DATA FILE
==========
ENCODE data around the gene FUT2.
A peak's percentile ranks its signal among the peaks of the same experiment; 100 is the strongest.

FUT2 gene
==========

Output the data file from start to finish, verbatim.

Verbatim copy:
ENCODE data around the gene FUT2.
A peak's percentile ranks its signal among the peaks of the same experiment; 100 is the strongest.

FUT2 gene